Searle states that rational agents must have three of these gaps: the first gap must be between the reasons for an action and the making of the decision, the second between the decision and the onset of the action, and the third between the onset of the action and its continuation (in case of complex actions). All these gaps are psychologically expressed in the feeling that we as agents can intervene. For example, we feel that reasons do not compel us to make a certain decision, but that we still have to make the decision ourselves. Searle's thesis is that these gaps are what we mean when we talk about free will.
He emphasizes that this conception of ourselves as free agents is unavoidable, because we act, in Kant's words "under the idea of freedom". Thus, even a convinced determinist who sits in a restaurant cannot just wait for his desires to cause the decision for a certain meal, but he actually has to make a choice himself. Even his refusal to choose would be an exercise of freedom. For Searle, rational actions and free will are connected insofar as we must understand rational actions as the result of our choices, which excludes the idea of sufficient causation . Only irrational actions are sufficiently caused by our beliefs and desires. Actions which are caused by obsessions or addictions are examples of this kind of irrationality.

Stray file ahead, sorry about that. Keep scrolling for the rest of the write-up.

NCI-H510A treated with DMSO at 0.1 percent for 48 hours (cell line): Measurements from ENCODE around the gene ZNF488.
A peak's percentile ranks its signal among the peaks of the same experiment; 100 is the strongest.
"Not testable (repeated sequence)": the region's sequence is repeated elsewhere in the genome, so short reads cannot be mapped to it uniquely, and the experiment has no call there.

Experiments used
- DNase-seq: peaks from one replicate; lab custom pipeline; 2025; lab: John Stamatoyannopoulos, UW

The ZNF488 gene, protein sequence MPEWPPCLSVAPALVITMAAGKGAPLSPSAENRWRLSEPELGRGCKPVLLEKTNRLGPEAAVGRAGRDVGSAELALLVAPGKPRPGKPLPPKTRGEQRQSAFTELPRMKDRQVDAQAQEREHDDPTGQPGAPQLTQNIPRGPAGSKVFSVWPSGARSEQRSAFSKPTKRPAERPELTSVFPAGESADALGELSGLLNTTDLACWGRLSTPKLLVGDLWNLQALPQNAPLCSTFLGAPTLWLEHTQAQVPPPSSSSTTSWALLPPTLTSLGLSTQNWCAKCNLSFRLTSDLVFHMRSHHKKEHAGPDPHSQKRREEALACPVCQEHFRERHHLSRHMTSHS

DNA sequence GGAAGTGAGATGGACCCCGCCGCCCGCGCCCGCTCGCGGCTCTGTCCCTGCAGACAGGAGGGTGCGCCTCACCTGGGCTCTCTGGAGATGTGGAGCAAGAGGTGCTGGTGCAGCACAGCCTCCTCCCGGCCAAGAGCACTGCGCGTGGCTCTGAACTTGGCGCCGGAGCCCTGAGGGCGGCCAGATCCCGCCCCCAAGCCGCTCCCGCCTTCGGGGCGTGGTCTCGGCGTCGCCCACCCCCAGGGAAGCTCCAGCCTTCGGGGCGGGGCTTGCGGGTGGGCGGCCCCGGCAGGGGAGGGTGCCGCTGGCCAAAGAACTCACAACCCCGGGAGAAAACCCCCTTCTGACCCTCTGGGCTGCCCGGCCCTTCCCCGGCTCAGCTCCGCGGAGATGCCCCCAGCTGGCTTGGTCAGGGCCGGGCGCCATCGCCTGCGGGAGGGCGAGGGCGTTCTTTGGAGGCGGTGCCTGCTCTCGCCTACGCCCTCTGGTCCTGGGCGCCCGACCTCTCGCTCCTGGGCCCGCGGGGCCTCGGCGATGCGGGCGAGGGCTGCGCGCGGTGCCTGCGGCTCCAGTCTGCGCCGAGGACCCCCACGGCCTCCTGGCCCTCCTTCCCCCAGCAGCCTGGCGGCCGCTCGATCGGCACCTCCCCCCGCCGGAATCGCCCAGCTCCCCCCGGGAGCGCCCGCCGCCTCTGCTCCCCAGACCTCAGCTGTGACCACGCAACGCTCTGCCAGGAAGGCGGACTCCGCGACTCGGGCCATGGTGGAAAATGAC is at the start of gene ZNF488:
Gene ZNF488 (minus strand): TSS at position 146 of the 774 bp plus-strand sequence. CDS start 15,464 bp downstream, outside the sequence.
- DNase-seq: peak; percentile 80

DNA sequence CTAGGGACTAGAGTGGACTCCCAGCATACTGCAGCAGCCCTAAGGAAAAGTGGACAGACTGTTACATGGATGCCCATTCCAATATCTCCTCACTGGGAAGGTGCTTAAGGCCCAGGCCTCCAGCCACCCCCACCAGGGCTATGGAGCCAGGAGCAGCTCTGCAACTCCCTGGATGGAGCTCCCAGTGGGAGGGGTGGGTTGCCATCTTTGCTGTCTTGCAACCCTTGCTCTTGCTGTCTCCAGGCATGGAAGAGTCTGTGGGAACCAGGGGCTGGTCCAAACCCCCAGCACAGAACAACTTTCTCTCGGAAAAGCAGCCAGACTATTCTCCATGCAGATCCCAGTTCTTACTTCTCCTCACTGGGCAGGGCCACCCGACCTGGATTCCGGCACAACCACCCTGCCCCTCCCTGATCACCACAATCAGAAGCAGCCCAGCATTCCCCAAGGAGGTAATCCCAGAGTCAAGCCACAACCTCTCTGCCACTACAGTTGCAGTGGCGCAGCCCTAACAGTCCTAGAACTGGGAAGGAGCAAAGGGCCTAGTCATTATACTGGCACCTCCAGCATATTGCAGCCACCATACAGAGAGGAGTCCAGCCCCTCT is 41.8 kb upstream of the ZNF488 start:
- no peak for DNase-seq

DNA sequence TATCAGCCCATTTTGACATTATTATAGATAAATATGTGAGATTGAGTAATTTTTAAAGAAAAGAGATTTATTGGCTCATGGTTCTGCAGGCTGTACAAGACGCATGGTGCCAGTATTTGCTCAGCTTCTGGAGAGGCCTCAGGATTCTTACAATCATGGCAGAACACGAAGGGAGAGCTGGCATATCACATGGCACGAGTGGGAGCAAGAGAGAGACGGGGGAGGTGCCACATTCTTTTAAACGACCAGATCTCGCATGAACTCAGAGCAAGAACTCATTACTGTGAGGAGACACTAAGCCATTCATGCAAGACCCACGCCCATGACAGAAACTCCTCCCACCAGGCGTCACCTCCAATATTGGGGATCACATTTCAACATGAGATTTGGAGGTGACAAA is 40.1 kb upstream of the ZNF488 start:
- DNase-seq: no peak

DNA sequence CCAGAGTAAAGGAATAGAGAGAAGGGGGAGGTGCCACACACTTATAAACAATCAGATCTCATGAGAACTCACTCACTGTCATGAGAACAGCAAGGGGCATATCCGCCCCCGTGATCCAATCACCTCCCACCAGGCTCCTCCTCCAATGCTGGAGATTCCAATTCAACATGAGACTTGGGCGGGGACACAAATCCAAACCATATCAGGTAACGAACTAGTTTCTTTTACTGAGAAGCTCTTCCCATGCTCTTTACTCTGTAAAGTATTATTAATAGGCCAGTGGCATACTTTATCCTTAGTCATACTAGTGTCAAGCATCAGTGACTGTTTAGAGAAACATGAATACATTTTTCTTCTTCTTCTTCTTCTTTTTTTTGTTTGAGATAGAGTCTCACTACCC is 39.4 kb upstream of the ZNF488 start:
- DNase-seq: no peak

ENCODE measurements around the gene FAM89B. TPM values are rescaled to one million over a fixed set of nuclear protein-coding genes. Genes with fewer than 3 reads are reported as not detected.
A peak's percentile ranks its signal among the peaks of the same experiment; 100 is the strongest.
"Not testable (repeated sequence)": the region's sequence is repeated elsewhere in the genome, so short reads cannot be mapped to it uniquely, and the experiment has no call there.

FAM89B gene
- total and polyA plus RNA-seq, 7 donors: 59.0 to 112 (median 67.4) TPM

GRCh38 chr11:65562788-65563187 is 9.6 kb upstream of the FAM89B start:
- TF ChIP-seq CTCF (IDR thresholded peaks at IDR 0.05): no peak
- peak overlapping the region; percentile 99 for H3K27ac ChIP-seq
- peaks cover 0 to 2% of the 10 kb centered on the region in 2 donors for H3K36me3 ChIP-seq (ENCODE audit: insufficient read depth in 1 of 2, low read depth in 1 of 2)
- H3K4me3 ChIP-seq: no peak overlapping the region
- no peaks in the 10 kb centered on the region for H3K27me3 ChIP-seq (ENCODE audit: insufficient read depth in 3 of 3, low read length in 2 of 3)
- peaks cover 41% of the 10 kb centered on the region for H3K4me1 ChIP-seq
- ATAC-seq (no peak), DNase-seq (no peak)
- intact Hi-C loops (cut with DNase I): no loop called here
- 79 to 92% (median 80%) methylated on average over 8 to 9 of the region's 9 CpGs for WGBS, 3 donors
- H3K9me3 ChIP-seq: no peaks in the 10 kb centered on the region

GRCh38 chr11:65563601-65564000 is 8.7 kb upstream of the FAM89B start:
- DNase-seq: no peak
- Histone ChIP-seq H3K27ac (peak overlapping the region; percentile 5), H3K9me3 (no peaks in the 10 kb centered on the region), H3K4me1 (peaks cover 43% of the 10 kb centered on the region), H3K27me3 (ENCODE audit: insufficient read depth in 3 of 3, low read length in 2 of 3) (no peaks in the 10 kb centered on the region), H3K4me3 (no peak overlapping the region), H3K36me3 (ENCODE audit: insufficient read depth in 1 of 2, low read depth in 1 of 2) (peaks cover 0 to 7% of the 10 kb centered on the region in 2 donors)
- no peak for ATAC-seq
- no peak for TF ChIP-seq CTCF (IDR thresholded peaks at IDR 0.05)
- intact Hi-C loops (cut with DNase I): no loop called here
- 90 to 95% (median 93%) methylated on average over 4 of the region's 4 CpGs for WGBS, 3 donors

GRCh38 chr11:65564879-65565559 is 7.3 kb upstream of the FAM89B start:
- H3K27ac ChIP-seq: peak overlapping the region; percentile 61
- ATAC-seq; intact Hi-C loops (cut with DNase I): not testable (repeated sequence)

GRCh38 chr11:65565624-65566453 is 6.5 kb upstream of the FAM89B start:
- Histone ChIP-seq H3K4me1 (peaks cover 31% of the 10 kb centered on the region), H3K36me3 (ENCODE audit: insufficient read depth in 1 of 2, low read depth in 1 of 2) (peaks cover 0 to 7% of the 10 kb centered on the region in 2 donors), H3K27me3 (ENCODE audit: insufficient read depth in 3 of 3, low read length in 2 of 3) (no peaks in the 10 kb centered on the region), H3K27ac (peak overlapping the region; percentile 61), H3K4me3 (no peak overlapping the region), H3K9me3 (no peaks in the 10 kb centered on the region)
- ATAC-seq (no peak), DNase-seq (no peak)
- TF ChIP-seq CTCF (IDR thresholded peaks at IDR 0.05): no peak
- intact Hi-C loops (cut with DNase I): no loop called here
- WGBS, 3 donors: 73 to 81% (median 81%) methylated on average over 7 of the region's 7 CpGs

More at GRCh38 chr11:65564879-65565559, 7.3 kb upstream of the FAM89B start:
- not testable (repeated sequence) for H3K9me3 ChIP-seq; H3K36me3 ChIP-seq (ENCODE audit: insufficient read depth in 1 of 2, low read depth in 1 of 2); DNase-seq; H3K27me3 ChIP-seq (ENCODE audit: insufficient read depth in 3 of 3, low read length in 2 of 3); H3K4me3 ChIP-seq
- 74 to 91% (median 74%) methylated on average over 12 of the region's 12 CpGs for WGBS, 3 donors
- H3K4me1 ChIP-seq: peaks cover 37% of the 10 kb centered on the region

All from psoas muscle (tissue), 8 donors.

However, the gaps only exist as a psychological phenomenon, and it is not clear if they have a neurobiological foundation, that is, if the indeterminacy of the gaps corresponds to an indeterminacy in the structure of the brain. Thus, to ask if free will really exists is to ask what the ontology of the gap is. Searle differentiates between two possibilities: if our brain states really determine each other, as the standard account of nature suggests, our self-conception as agents with free will does not have any foundation in the nature of our brains and is therefore illusory. If there are, however, brain states which are not causally linked to previous brain states, free will would be a real natural phenomenon. However, this would also mean that we would have to assume the existence of indeterminacy in nature, i.e. there would have to be states of the world in general which are not sufficiently caused by previous states of the world; an assumption that is in conflict with the scientific conception of nature in classical physics.